Williams was landing more often than before but without much pop, mostly because of the in and out range presented by Quintana, who continued to do more of the same; landing counter punches that were scoring points. Williams did use his jab effectively for a while but Quintana was able to slip away from it. Williams kept pressing but Quintana’s run and punch tactic was the difference again. Williams was now cut over both eyes. 10-9 Quintana.

Round 11

More of the same, with Williams pressing and Quintana moving and looking for counter opportunities, which came often. Quintana’s punches were clean, Williams were not. Quintana was landing at a very high percentage and clinching when Williams threatened to change things. Williams’ defensive skills are nothing to brag about. Quintana landed several left hands in the waning moments of the eleventh round. 10-9 Quintana.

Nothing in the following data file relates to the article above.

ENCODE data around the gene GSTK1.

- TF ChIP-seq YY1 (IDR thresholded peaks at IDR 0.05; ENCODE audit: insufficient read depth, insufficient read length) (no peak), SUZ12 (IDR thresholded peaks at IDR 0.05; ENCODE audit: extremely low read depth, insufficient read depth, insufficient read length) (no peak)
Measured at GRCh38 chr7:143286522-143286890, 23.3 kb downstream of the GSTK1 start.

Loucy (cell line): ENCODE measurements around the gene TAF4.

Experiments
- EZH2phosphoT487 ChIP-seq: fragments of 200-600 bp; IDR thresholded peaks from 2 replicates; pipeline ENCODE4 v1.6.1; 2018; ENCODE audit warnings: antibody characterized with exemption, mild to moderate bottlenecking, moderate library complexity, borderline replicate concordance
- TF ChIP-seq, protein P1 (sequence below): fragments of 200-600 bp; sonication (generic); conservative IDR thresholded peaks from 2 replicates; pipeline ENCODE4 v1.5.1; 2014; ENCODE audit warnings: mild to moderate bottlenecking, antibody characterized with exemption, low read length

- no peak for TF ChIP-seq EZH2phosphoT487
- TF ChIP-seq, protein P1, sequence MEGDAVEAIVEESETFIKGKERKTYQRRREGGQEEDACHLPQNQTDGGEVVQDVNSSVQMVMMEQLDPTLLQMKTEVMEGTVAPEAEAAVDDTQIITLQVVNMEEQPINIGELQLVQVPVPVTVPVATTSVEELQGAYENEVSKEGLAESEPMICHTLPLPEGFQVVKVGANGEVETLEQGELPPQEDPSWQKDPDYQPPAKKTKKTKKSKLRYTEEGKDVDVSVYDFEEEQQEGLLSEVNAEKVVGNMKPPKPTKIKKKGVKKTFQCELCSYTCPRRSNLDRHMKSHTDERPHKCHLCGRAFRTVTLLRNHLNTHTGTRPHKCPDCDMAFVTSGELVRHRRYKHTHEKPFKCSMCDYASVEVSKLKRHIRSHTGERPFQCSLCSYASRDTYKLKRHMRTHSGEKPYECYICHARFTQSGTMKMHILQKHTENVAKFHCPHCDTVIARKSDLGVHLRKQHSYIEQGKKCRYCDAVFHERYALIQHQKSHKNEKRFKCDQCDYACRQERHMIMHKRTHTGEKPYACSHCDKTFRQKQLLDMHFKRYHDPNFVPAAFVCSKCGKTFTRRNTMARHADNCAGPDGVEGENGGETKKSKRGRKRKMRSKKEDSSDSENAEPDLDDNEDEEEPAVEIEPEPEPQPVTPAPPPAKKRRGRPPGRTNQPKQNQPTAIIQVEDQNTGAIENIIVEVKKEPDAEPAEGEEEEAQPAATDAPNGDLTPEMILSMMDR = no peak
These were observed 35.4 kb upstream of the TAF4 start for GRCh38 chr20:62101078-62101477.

(Quintana’s corner told him he had to win the final round, they probably figured they wouldn’t get a fair shake with the Judges against the highly touted Paul Williams, and winning the last round might be the difference.)

Round Twelve

Quintana suddenly looked energetic, bouncing around and taking a few shots from Williams in the process. Williams was busier and obviously aware that he needed a great round to lend credibility to any potential gifts by the Judges. But the fact was that Williams needed a knockout to win at this point on my scorecard at least. Williams out worked Quintana until the bell. 10-9 Williams.

Quintana jumped up onto the corner ropes and raised his arms in victory. The crowd cheered loudly in confirmation.